It took almost 40 years for me to get to this point and this realization.  I’m going to make sure it doesn’t take another 40 years to change my own perspective.

Impostor Syndrome

The very title has me hanging my head in defeat.

Who do I think I am?  Why do people think they can trust me with these responsibilities?  Surely everyone knows that I’m a fraud, just as I know it.  One day, they will know that I’m not who they think I am and will point and say “SHAME!”

What Is Impostor Syndrome?

Impostor Syndrome is a pervasive feeling of self-doubt, insecurity, or fraudulence despite often overwhelming evidence to the contrary.  It strikes smart, successful individuals.  It often rears its head after an especially notable accomplishment, like admission to a prestigious university, public acclaim, winning an award, or earning a promotion. 

Source

I have felt like an impostor most of my life.

Why?

I don’t have a ready answer for that question.

When I was a child, I didn’t feel like I fit in with the other kids.  I wanted desperately to fit in, but my likes and dislikes didn’t fit in with theirs.  So, I changed, as best I could, to try to fit into their mould.  I loved wearing dresses in elementary school, but no one else did – so I forced myself to wear pants.  They loved music, I preferred my environment to be quiet and peaceful – when I did listen to music, it wasn’t what everyone else was listening to; so, again, I was labeled different.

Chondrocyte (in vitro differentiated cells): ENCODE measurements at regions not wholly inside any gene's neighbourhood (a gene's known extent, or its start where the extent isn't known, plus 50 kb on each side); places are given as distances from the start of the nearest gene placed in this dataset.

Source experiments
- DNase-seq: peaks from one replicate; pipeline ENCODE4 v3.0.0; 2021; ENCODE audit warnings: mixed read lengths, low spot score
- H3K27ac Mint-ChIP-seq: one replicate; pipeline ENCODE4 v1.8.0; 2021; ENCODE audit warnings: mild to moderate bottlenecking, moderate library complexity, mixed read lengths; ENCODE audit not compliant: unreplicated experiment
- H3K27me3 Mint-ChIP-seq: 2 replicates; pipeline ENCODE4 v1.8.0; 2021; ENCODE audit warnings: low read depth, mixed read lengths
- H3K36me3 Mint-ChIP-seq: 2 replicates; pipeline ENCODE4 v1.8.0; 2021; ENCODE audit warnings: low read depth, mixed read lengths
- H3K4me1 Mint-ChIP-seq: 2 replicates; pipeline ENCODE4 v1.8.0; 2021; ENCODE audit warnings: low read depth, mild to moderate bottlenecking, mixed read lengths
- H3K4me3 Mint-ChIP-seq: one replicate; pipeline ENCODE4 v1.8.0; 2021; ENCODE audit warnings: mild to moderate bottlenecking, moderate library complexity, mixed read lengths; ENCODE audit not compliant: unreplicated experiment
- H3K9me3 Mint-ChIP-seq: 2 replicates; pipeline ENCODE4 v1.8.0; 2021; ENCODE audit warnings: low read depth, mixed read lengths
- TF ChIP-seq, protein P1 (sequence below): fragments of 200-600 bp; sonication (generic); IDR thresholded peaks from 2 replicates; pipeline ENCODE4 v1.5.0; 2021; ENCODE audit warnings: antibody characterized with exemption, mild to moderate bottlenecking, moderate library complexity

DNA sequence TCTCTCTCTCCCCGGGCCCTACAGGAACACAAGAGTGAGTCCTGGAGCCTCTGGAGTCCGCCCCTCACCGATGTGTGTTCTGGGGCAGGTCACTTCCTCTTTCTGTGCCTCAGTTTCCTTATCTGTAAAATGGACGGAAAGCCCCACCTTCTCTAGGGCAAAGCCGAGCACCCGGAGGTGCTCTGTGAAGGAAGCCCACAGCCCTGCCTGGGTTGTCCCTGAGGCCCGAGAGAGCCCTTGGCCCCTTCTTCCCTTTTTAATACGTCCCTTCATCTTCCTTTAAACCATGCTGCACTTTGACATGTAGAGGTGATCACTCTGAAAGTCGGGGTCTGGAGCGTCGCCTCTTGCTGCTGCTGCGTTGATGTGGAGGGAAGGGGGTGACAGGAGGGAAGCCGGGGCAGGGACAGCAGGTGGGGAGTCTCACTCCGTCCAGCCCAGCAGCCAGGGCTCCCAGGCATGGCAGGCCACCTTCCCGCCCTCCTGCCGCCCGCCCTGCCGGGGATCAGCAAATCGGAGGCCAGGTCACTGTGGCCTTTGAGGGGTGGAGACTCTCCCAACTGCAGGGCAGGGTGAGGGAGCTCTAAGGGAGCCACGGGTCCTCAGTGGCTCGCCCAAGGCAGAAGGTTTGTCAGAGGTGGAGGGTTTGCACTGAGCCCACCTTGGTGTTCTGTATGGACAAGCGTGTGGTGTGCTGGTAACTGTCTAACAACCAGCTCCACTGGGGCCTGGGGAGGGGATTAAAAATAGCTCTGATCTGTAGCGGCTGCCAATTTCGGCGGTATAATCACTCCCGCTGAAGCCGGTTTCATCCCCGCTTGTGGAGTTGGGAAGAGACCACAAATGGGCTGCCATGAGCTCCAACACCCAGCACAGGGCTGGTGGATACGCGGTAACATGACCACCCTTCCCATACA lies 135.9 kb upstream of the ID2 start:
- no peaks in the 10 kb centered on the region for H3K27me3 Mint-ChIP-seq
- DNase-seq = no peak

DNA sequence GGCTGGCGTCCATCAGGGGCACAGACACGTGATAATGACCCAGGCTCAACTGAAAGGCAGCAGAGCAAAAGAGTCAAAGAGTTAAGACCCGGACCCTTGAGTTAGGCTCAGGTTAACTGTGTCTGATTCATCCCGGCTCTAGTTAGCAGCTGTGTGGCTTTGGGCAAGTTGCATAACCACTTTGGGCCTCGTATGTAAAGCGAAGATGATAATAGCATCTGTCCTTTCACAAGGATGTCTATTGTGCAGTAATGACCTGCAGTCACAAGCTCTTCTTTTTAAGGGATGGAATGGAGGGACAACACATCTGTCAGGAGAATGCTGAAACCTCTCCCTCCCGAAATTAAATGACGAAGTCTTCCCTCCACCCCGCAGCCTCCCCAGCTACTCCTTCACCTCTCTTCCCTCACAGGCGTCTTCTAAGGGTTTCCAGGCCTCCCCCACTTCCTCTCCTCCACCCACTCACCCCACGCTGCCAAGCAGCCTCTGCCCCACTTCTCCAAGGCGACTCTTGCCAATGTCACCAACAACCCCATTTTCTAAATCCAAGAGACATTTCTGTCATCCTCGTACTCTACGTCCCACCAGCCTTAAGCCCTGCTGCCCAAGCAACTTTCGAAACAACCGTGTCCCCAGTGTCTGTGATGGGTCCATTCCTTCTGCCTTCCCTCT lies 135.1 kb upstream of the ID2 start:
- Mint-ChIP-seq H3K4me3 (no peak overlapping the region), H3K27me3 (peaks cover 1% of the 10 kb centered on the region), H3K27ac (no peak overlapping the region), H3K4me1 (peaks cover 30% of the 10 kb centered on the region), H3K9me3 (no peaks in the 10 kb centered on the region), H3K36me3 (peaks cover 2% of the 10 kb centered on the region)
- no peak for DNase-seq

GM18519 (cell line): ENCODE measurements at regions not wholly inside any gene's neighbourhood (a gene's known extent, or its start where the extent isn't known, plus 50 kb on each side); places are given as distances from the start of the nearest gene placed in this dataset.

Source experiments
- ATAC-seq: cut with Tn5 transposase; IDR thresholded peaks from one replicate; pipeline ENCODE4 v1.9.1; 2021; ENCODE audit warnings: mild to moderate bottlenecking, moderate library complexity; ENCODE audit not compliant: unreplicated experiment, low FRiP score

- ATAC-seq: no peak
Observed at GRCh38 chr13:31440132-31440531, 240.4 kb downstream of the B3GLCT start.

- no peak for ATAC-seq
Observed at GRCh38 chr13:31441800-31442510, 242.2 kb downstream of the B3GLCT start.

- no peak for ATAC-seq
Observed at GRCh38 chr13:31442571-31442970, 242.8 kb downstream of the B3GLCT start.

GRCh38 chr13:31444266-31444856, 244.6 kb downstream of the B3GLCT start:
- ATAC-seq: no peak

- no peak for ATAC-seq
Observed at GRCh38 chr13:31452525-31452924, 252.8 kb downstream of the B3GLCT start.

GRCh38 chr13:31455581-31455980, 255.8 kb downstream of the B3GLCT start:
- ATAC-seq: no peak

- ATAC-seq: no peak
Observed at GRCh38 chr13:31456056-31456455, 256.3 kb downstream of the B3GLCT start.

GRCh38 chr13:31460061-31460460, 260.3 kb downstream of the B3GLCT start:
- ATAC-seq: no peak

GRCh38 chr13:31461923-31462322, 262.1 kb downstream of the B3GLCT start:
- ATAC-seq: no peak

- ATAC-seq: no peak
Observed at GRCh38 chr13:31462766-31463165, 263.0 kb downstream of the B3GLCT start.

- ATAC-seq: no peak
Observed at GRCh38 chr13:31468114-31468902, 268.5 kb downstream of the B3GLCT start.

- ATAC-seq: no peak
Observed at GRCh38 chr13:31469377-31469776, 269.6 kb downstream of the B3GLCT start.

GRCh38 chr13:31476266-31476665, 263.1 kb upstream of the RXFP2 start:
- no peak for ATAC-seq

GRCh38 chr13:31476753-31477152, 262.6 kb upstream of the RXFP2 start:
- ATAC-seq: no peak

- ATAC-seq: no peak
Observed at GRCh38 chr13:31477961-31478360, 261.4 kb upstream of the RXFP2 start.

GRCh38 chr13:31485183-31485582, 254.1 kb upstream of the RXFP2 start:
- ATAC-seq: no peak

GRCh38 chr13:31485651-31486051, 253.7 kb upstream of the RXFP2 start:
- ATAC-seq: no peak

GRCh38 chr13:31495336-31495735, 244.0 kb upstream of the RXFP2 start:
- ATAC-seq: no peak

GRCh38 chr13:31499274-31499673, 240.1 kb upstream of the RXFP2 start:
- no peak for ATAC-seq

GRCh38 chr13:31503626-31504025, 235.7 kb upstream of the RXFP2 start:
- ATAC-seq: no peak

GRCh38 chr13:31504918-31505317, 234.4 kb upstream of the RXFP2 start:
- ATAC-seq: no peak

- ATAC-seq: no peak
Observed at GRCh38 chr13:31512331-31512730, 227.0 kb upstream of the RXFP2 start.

Going into the teenage years is awkward enough for most kids; to me it seemed like everyone else had figured it out, but I was from another planet.  I liked school, loved learning – but that’s not what rebellious teenagers are supposed to do.  So I didn’t study, my one avenue that I could successfully rebel at – and succeeded with good grades anyway.  I was in honors classes, and I questioned why – I didn’t study, I didn’t want to care about getting good grades – couldn’t the adults see that?

And then it happened, I actually failed.  It came at a time when I should have been at the top of my glory – a senior in high school, a major part in a play, a leader on my team – and I failed English class.  School rules state you cannot participate if you fail – and I finally proved what no one else knew but me – I was a failure.  I was ashamed of myself.  I ran away, literally dropping out of school, certain that everyone was pointing at me behind my back.